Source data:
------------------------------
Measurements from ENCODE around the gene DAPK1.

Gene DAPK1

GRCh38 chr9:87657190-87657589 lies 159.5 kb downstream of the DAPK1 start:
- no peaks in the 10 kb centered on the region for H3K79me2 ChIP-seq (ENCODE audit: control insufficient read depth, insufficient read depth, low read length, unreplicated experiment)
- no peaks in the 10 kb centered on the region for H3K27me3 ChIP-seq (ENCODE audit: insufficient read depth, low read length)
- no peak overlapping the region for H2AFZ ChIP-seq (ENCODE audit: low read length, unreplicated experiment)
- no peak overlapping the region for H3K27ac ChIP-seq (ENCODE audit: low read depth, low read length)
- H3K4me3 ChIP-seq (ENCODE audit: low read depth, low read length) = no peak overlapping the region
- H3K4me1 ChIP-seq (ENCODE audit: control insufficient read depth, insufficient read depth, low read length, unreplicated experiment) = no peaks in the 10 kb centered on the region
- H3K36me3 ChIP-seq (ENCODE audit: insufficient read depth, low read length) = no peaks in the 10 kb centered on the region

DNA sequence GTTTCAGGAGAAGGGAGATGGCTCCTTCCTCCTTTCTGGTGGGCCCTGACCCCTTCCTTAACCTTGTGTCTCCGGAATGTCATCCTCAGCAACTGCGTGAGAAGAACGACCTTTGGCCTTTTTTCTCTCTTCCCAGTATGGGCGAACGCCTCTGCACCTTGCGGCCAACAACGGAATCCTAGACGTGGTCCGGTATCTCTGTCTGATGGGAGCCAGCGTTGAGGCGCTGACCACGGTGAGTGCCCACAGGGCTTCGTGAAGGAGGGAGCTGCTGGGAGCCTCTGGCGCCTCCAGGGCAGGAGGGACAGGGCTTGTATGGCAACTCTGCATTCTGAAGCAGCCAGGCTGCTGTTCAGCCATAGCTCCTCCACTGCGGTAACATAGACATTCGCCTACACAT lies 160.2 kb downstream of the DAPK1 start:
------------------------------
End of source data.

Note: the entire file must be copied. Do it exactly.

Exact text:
Measurements from ENCODE around the gene DAPK1.

Gene DAPK1

GRCh38 chr9:87657190-87657589 lies 159.5 kb downstream of the DAPK1 start:
- no peaks in the 10 kb centered on the region for H3K79me2 ChIP-seq (ENCODE audit: control insufficient read depth, insufficient read depth, low read length, unreplicated experiment)
- no peaks in the 10 kb centered on the region for H3K27me3 ChIP-seq (ENCODE audit: insufficient read depth, low read length)
- no peak overlapping the region for H2AFZ ChIP-seq (ENCODE audit: low read length, unreplicated experiment)
- no peak overlapping the region for H3K27ac ChIP-seq (ENCODE audit: low read depth, low read length)
- H3K4me3 ChIP-seq (ENCODE audit: low read depth, low read length) = no peak overlapping the region
- H3K4me1 ChIP-seq (ENCODE audit: control insufficient read depth, insufficient read depth, low read length, unreplicated experiment) = no peaks in the 10 kb centered on the region
- H3K36me3 ChIP-seq (ENCODE audit: insufficient read depth, low read length) = no peaks in the 10 kb centered on the region

DNA sequence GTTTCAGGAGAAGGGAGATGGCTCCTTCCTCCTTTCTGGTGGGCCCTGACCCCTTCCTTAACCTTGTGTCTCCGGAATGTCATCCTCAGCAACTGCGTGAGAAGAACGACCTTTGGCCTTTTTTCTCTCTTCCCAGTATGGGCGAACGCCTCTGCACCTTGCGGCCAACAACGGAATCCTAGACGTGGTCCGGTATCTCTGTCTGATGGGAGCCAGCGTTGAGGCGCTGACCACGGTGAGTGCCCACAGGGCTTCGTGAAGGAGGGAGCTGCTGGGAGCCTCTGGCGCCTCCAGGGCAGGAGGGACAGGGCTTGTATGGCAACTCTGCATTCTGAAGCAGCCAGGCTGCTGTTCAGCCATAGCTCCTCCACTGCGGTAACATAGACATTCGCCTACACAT lies 160.2 kb downstream of the DAPK1 start: